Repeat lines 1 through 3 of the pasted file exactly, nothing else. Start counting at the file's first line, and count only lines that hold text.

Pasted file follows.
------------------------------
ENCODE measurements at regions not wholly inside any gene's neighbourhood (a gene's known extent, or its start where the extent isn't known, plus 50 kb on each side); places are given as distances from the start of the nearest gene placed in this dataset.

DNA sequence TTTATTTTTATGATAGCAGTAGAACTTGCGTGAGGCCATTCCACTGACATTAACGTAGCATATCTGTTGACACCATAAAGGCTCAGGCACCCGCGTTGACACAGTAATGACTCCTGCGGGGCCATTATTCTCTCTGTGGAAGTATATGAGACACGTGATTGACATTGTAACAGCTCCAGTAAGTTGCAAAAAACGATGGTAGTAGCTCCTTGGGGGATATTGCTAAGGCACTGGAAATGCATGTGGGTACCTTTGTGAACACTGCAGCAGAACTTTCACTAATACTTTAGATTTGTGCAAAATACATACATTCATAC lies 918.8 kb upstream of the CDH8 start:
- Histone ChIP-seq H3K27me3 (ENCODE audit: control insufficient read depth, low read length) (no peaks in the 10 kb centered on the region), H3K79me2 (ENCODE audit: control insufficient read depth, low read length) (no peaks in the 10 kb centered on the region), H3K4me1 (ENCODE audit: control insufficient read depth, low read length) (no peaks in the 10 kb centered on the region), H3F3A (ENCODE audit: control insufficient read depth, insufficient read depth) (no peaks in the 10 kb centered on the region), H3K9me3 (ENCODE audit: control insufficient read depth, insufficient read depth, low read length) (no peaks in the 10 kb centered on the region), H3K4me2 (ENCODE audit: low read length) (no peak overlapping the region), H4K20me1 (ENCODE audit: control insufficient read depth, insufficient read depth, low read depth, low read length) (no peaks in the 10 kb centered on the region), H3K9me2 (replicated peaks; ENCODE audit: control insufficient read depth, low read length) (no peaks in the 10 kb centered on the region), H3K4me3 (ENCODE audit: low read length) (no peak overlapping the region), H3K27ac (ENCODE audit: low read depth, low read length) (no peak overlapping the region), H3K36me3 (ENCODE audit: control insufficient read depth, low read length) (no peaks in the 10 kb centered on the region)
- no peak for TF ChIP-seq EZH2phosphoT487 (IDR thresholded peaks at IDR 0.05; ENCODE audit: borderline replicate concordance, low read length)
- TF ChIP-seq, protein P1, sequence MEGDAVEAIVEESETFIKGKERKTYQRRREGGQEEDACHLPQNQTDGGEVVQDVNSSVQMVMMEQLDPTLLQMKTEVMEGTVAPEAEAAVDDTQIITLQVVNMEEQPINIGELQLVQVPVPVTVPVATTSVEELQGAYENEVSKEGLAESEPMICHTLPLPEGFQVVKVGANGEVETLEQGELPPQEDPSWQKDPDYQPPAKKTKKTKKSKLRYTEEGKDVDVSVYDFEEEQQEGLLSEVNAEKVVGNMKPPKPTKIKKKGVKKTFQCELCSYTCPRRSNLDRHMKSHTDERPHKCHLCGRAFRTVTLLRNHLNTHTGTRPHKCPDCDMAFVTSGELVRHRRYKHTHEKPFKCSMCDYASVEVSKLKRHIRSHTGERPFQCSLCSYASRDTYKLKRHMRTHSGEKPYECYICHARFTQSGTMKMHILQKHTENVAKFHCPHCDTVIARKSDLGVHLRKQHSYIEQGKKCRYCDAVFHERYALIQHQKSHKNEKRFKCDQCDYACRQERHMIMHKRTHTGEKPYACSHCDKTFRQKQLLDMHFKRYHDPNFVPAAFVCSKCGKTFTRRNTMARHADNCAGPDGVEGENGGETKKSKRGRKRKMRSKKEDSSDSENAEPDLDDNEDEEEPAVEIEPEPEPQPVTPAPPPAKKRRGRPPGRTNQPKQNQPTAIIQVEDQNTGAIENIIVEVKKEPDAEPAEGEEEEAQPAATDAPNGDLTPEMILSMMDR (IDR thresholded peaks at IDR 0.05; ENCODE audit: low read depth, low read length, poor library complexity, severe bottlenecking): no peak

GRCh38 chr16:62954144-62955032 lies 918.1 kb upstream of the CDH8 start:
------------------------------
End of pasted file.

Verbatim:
ENCODE measurements at regions not wholly inside any gene's neighbourhood (a gene's known extent, or its start where the extent isn't known, plus 50 kb on each side); places are given as distances from the start of the nearest gene placed in this dataset.

DNA sequence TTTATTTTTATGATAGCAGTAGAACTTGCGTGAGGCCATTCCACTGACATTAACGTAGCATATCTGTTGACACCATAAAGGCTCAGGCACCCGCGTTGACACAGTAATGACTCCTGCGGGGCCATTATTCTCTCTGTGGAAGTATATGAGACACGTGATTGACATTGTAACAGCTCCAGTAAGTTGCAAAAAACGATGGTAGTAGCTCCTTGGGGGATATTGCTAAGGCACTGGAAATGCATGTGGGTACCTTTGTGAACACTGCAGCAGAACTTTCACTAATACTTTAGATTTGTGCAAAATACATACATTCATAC lies 918.8 kb upstream of the CDH8 start:
- Histone ChIP-seq H3K27me3 (ENCODE audit: control insufficient read depth, low read length) (no peaks in the 10 kb centered on the region), H3K79me2 (ENCODE audit: control insufficient read depth, low read length) (no peaks in the 10 kb centered on the region), H3K4me1 (ENCODE audit: control insufficient read depth, low read length) (no peaks in the 10 kb centered on the region), H3F3A (ENCODE audit: control insufficient read depth, insufficient read depth) (no peaks in the 10 kb centered on the region), H3K9me3 (ENCODE audit: control insufficient read depth, insufficient read depth, low read length) (no peaks in the 10 kb centered on the region), H3K4me2 (ENCODE audit: low read length) (no peak overlapping the region), H4K20me1 (ENCODE audit: control insufficient read depth, insufficient read depth, low read depth, low read length) (no peaks in the 10 kb centered on the region), H3K9me2 (replicated peaks; ENCODE audit: control insufficient read depth, low read length) (no peaks in the 10 kb centered on the region), H3K4me3 (ENCODE audit: low read length) (no peak overlapping the region), H3K27ac (ENCODE audit: low read depth, low read length) (no peak overlapping the region), H3K36me3 (ENCODE audit: control insufficient read depth, low read length) (no peaks in the 10 kb centered on the region)